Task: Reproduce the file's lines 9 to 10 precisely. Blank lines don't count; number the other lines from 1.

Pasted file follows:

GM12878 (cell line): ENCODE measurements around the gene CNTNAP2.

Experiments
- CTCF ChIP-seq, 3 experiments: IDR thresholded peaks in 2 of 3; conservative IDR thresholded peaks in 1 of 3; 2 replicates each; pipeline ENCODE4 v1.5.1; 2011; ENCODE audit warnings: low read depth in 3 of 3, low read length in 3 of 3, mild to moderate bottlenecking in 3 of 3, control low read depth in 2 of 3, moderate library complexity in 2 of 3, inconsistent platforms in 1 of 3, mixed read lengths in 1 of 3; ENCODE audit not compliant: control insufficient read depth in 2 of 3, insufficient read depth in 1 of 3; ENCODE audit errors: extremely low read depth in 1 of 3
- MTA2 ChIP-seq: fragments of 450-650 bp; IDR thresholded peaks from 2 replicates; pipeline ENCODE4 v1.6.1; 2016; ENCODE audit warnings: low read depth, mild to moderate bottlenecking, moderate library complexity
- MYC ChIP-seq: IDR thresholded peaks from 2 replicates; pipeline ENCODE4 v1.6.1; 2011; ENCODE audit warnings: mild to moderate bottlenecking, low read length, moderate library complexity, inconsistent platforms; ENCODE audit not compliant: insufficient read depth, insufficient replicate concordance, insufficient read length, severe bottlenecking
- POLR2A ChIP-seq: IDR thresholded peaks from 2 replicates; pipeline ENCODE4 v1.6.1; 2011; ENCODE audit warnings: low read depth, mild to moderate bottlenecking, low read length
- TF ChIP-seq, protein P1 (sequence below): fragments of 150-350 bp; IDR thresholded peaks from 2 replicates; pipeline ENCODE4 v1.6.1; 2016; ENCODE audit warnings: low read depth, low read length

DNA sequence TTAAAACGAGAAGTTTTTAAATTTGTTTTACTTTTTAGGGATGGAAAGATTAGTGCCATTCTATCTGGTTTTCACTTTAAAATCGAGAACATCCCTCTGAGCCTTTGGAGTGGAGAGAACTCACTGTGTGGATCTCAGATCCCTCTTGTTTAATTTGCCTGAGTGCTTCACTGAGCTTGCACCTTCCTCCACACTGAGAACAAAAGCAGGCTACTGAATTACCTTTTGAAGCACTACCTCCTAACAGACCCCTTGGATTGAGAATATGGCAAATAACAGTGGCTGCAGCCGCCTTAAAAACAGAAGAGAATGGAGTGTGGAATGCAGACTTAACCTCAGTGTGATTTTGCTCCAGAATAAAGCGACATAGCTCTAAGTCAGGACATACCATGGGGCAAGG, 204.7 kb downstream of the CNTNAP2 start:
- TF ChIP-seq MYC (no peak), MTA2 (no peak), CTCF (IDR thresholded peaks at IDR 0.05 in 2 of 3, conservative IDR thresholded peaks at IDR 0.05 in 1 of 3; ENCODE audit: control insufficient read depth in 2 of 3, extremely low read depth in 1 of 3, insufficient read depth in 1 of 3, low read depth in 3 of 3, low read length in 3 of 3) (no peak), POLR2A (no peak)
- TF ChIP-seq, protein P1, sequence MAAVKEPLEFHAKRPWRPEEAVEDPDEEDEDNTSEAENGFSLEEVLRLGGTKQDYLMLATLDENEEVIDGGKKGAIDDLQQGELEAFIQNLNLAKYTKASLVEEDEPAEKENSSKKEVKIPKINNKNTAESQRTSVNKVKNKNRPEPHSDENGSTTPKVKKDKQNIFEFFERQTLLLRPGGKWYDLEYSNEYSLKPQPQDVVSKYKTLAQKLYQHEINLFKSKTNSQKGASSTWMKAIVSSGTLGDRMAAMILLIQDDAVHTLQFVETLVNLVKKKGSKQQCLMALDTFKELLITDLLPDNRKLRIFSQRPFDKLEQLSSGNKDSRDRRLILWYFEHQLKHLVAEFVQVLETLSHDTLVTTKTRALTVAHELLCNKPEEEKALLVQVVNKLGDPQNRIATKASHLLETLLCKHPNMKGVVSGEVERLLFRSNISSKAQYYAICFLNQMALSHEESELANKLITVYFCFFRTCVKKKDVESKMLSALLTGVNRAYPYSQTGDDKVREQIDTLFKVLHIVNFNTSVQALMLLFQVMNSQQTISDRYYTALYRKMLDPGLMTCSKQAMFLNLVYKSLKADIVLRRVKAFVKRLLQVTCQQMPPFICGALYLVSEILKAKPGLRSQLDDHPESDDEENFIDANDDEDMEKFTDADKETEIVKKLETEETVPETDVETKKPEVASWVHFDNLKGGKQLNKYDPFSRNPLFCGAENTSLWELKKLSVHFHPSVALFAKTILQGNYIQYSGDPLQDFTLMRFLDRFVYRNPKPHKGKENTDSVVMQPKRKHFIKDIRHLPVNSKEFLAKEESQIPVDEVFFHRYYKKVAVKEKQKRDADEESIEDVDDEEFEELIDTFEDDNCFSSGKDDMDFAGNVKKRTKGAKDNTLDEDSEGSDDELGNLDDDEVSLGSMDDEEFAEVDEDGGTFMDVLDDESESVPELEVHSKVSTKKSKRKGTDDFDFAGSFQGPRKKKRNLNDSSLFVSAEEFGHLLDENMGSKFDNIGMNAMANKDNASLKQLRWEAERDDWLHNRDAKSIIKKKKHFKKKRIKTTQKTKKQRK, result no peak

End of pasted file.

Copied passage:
- TF ChIP-seq MYC (no peak), MTA2 (no peak), CTCF (IDR thresholded peaks at IDR 0.05 in 2 of 3, conservative IDR thresholded peaks at IDR 0.05 in 1 of 3; ENCODE audit: control insufficient read depth in 2 of 3, extremely low read depth in 1 of 3, insufficient read depth in 1 of 3, low read depth in 3 of 3, low read length in 3 of 3) (no peak), POLR2A (no peak)
- TF ChIP-seq, protein P1, sequence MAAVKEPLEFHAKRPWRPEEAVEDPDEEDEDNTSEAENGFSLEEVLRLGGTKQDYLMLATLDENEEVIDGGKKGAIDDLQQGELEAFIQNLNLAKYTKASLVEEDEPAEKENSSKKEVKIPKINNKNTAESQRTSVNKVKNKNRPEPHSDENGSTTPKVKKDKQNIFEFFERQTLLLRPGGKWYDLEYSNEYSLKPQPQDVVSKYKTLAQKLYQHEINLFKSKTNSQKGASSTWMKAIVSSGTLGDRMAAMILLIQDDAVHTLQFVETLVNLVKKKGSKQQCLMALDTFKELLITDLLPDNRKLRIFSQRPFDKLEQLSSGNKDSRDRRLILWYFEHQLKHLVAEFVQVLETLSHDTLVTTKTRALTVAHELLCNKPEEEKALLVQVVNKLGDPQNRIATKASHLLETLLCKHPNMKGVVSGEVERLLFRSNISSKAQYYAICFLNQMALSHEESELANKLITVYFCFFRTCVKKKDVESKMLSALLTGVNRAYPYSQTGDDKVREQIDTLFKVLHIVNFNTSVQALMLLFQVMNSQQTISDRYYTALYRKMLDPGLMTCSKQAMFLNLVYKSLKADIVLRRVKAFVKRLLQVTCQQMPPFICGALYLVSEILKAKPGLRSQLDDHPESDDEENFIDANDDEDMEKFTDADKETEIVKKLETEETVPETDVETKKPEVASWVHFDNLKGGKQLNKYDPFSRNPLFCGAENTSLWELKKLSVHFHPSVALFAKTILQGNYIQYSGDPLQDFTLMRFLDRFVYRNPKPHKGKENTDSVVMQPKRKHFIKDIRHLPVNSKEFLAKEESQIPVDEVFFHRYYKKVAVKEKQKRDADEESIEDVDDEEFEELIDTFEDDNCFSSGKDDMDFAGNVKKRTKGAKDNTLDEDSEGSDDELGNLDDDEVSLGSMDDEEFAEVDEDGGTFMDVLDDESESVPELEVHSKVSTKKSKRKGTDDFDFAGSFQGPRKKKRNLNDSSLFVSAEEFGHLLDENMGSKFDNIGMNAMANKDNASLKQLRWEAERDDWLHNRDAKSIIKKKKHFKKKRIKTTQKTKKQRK, result no peak